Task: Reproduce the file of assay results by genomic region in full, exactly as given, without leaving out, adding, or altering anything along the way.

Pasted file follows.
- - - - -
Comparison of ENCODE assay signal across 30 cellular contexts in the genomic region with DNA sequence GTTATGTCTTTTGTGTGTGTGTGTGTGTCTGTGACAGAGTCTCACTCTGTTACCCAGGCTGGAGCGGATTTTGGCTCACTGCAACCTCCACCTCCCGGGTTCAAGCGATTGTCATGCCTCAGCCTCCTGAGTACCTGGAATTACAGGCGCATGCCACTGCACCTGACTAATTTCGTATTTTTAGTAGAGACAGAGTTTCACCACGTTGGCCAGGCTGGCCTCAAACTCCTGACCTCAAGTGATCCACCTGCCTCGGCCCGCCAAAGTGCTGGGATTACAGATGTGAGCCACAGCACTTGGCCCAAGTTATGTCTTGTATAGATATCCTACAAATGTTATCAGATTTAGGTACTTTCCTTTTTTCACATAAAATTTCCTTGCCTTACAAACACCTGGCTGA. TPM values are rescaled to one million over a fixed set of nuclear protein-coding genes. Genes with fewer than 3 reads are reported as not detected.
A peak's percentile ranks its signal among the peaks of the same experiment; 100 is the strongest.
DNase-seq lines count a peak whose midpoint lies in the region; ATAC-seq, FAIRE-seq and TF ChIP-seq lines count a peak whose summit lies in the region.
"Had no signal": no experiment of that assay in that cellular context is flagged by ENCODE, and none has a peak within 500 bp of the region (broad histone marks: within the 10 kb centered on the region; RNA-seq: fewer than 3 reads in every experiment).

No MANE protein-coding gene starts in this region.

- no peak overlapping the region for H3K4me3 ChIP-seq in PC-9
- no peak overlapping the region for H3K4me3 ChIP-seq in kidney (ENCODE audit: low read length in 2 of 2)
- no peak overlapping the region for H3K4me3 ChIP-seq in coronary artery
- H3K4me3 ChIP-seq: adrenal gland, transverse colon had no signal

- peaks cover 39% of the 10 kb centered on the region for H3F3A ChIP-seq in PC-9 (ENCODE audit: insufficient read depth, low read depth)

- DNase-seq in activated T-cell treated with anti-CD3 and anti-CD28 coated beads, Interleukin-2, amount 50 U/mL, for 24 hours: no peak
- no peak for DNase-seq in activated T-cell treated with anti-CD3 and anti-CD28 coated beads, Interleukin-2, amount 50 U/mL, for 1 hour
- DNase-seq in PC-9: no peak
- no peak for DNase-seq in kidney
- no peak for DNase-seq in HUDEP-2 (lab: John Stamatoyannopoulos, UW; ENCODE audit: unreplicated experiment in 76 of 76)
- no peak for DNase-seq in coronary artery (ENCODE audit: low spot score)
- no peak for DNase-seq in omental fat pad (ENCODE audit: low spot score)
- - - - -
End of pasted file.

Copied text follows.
Comparison of ENCODE assay signal across 30 cellular contexts in the genomic region with DNA sequence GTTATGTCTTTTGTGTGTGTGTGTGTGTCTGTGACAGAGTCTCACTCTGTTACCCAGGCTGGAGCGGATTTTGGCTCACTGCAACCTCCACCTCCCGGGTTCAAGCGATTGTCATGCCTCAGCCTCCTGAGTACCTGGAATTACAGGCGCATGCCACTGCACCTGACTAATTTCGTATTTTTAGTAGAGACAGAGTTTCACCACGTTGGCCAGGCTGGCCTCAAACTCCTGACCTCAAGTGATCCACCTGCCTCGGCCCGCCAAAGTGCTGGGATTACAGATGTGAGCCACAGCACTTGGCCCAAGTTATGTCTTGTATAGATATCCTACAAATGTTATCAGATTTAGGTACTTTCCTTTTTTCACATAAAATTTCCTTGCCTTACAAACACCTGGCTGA. TPM values are rescaled to one million over a fixed set of nuclear protein-coding genes. Genes with fewer than 3 reads are reported as not detected.
A peak's percentile ranks its signal among the peaks of the same experiment; 100 is the strongest.
DNase-seq lines count a peak whose midpoint lies in the region; ATAC-seq, FAIRE-seq and TF ChIP-seq lines count a peak whose summit lies in the region.
"Had no signal": no experiment of that assay in that cellular context is flagged by ENCODE, and none has a peak within 500 bp of the region (broad histone marks: within the 10 kb centered on the region; RNA-seq: fewer than 3 reads in every experiment).

No MANE protein-coding gene starts in this region.

- no peak overlapping the region for H3K4me3 ChIP-seq in PC-9
- no peak overlapping the region for H3K4me3 ChIP-seq in kidney (ENCODE audit: low read length in 2 of 2)
- no peak overlapping the region for H3K4me3 ChIP-seq in coronary artery
- H3K4me3 ChIP-seq: adrenal gland, transverse colon had no signal

- peaks cover 39% of the 10 kb centered on the region for H3F3A ChIP-seq in PC-9 (ENCODE audit: insufficient read depth, low read depth)

- DNase-seq in activated T-cell treated with anti-CD3 and anti-CD28 coated beads, Interleukin-2, amount 50 U/mL, for 24 hours: no peak
- no peak for DNase-seq in activated T-cell treated with anti-CD3 and anti-CD28 coated beads, Interleukin-2, amount 50 U/mL, for 1 hour
- DNase-seq in PC-9: no peak
- no peak for DNase-seq in kidney
- no peak for DNase-seq in HUDEP-2 (lab: John Stamatoyannopoulos, UW; ENCODE audit: unreplicated experiment in 76 of 76)
- no peak for DNase-seq in coronary artery (ENCODE audit: low spot score)
- no peak for DNase-seq in omental fat pad (ENCODE audit: low spot score)